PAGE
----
It is fair to say that the law concerning leasehold property is complex. It is the subject of much political and legal debate, both in terms of protecting the tenant and in terms of ensuring that leasehold ownership remains an attractive proposition. At its simplest, a leasehold asset is a ‘diminishing’ asset, which means to say that its duration reduces every day. Whilst for very long leases, such as 999-year terms (typically for mines and minerals), this is not an issue, for shorter residential lease terms, it is extremely important.
Arguably, the closer to zero that the unexpired lease term has, the less its value will be to the tenant.
For example, mortgage lenders will require a minimum length of term for residential leases for mortgages to be available. Typically, this is somewhere between 60-65 years.
In instances when residential leases are becoming too short, it is possible for a tenant to request that the lease term is lengthened. This is either by private agreement, or by a statutory process.
In the case of the latter, a section 42 notice is served (of the Leasehold Reform, Housing and Urban Development Act, 1993) requesting a 90-year extension. The landlord has a two-month period in which to respond. As one would expect, the timing of the service of such a statutory notice is key, bringing with it the consideration of complex matters such as ‘marriage values’ and ‘collective enfranchisement’ which is beyond the scope of this short note.
A recent problem has arisen where landlords of newly built leasehold properties have introduced an escalating ground rent. Whilst very advantageous to such landlords, who have an ever-increasing revenue, it can be practically fraught with problems for tenants who not only have to pay more rent, but the asset upon which they are paying rent is reducing in value and increasing in age. It is well within the realms of logic that at its worst, a leasehold property could effectively be worthless but require a high rent to be paid. To combat this issue, a recent piece of legislation was enacted.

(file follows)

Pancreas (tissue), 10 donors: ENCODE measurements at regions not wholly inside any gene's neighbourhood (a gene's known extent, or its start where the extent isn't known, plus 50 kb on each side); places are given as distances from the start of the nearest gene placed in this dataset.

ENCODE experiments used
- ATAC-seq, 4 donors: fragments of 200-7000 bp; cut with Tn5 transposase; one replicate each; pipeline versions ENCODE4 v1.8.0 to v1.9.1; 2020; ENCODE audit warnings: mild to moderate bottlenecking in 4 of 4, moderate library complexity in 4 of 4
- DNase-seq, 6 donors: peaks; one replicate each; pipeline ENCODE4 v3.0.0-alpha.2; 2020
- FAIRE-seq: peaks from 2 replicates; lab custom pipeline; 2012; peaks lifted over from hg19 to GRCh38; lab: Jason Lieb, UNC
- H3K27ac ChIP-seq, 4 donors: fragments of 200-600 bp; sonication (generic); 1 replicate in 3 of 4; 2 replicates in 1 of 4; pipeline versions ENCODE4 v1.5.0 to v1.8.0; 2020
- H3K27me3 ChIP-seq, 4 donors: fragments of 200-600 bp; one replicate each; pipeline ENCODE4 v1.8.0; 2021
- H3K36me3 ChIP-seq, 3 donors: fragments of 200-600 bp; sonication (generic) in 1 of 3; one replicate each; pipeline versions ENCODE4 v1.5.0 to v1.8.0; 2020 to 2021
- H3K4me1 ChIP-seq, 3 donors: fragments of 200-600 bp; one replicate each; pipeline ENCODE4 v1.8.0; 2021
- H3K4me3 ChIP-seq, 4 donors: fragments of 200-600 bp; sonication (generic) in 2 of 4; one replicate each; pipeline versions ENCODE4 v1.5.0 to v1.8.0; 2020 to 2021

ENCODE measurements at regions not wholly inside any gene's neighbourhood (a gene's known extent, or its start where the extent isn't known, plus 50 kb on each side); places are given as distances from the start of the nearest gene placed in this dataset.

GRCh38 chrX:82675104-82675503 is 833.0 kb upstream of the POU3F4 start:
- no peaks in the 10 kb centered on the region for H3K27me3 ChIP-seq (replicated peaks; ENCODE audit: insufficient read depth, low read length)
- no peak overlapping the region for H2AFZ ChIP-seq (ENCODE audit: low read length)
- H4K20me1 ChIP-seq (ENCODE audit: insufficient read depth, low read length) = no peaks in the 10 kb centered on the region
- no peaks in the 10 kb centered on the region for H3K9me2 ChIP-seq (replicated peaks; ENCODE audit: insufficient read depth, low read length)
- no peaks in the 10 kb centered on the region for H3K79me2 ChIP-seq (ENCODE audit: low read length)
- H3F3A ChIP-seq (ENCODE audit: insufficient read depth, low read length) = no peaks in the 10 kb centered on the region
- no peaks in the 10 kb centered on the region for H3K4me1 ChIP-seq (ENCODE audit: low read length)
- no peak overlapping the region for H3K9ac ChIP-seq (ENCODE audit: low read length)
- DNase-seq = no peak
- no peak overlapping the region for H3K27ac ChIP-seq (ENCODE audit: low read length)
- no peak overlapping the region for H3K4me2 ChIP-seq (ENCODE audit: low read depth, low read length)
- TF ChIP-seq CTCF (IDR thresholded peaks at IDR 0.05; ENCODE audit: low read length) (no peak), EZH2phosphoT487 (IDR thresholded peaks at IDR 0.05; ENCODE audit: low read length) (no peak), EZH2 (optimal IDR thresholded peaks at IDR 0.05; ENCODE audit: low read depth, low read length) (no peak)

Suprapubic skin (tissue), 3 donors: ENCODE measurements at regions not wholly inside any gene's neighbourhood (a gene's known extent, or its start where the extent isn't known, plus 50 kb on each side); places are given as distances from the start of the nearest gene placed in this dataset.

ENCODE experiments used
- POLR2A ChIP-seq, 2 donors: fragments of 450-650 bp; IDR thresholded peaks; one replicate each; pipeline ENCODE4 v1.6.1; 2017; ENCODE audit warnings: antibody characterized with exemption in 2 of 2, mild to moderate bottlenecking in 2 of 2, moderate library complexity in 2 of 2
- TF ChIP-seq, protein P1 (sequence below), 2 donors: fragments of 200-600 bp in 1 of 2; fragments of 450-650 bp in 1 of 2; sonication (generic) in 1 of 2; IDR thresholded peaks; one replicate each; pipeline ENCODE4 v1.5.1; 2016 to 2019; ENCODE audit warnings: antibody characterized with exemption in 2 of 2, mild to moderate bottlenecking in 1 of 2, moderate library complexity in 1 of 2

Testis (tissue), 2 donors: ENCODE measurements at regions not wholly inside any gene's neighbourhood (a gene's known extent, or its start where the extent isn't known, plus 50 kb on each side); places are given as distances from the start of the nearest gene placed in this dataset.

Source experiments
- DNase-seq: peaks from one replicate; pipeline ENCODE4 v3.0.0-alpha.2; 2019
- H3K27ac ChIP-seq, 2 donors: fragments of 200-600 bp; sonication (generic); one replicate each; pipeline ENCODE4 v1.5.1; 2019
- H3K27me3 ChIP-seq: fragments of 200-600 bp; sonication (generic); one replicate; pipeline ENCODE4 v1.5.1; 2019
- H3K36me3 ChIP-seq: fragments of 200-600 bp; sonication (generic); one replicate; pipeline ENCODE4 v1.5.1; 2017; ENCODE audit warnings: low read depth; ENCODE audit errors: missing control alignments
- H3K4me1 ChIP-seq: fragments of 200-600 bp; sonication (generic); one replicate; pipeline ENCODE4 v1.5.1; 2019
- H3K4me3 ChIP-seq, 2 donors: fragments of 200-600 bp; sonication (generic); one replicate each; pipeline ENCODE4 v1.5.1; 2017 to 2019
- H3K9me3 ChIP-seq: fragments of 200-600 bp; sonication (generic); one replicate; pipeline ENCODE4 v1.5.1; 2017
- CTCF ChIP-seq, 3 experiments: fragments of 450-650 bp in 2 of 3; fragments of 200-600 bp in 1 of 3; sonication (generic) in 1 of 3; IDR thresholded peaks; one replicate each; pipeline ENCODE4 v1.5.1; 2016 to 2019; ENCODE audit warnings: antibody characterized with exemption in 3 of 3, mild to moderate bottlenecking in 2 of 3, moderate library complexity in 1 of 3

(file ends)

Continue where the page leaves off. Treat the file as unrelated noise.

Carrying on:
It is called the Leasehold Reform (Ground Rent) Act, 2022. From 30 June 2022, any lease granted after that date cannot contain a ground rent. If a tenant seeks to extend the lease term, the landlord may grant such an extension (at a price) but may not then ask for a rent as well. This is very different to the position before the 2022 Act when a landlord could demand a price and an increased rent in exchange for an extended lease term. Failure by the Landlord to comply with the 2022 Act may result in financial penalties, a refund of the ground rent charged, and the lease not being registered at HM Land Registry.
The passing of the Leasehold Reform (Ground Rent) Act 2022 clearly demonstrates a huge desire from the UK Government to ensure fairness within leaseholds. Future legislation is anticipated to create further reforms in other areas of leasehold ownership, such as ‘marriage value’, enfranchisement, and statutory claims.
As the position is, even today, very fluid in terms of where the concept of ‘leasehold ownership’ will end up, we in the UK Real Estate team at Ferbrache & Farrell are now reopening our position on Commonhold ownership. Whilst this has historically been an unpopular form of title, there are moves afoot once more to make it more attractive. This will form the basis of our future comment.
If you need any further information or legal advice, including conveyancing of a property in England, contact our designated UKRE team Anna Douglass, Alastair Hargreaves, Caren Vidamour and Naledi Odiseng who will be delighted to assist.